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Apple: The Most Absurd Question About the Company Yet

Tickers in this article: AAPL HPQ P
NEW YORK ( TheStreet) -- We all screw up on a regular basis.

I called David Einhorn a "hustler" when I probably should have just said he's always hustling . My camerawork on this week's conversation with Pandora (P) co-founder Tim Westergren left a bit to be desired, but majority feedback tells me it wasn't that bad and the content overshadowed my lack of technical prowess by miles.

All of that to say, I think hard before I go after somebody because a.) I want to get it right; b.) I realize I will make mistakes; and c.) nobody's perfect. However, if there was ever a time for a barn-torching, enter the china store like a bull just released from a studio apartment in Spain , this IS it.

Thanks to Twitter follower @herringroup for catching Bloomberg's Betty Liu toss any Apple (AAPL) -related credibility she might have had out the slamming screen door in the span of just 4-5 seconds:

Yes. We must watch that again ...

Context. Right. To be safe, we should check for context. Here's the entire two minutes plus. Liu's incredible statement comes right about midway through:

There was no context. That's part of the problem. There's no defense -- none whatsoever -- for what Liu said there. Is there a product that can "save" Apple? Is she freaking serious?

Alix Steel threw together the only bit of sense in what was a largely brainless conversation when she legitimately questioned Tim Cook's ability to innovate beyond evolutionary iterations of Steve Jobs-conceived groundbreaking devices.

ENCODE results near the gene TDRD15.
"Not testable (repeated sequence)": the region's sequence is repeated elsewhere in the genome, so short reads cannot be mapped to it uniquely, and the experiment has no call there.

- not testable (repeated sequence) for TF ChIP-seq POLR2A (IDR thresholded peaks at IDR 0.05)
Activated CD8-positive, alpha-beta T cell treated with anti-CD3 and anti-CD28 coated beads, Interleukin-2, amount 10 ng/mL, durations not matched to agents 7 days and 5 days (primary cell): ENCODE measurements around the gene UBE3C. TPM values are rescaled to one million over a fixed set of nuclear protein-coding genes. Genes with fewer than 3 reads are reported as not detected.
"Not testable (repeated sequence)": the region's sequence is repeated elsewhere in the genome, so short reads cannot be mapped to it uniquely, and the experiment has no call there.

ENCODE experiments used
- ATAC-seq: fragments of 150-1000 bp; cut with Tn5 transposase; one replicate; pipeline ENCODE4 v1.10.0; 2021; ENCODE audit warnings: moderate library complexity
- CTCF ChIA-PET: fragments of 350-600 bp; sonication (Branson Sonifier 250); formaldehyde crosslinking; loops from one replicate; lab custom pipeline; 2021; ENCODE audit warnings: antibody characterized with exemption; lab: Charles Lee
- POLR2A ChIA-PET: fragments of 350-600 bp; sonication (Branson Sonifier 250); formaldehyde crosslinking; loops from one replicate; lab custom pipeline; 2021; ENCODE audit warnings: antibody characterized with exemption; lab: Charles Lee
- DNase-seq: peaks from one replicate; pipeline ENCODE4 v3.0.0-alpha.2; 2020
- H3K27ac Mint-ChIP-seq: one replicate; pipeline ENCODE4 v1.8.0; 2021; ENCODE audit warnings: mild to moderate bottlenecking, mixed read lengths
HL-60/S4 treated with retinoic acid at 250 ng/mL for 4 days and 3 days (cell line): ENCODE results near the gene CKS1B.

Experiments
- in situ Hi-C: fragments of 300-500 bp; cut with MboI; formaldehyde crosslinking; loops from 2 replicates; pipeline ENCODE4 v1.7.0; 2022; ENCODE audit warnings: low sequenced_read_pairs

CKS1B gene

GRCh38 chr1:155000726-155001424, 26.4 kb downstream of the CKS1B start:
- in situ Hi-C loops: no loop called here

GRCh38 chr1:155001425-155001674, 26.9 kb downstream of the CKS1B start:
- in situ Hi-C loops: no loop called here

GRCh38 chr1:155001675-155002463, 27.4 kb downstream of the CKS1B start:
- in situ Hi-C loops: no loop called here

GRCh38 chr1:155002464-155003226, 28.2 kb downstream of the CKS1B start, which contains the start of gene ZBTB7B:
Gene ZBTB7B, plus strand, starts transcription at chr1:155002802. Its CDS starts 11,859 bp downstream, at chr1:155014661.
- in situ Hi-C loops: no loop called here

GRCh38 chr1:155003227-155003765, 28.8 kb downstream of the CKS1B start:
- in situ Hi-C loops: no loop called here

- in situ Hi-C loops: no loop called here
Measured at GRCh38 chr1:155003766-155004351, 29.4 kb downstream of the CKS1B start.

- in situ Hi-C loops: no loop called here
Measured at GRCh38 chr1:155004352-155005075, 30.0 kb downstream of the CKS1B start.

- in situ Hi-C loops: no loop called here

I hit that angle hard before it became a media obsession. I had no choice but to pull back a bit simply because Apple has zero meaningful competition and the media got way ahead of itself with what really looks a lot like an orchestrated campaign of hate toward Apple .

I know there is absolutely not some devious Apple hatred campaign underlying financial media coverage , but when Liu makes such an absurd comment, she certainly doesn't help my case. In fact, after you watch her -- and that entire segment -- you could, as a perfectly sane and logical person, wonder if something is up.


There's really no need to bite back at the Is there a product that can save Apple? statement. It doesn't warrant a response; however, the larger issue it raises cannot continue to fly under the radar.

How can Bloomberg allow a story -- positioned as a news piece, mind you, not an opinion segment -- to get on the air with that type of question and zero necessary context? If Liu is ad-libbing, she screwed up. If somebody wrote that for her and she read it off of the teleprompter like a talking head, just as bad. And to support the whole thing with graphs and charts on Android/ Samsung's market share and Apple's margins without discussing a.) the Android/Samsung strategies and b.) where Apple's margins have come from borders on dereliction of duty.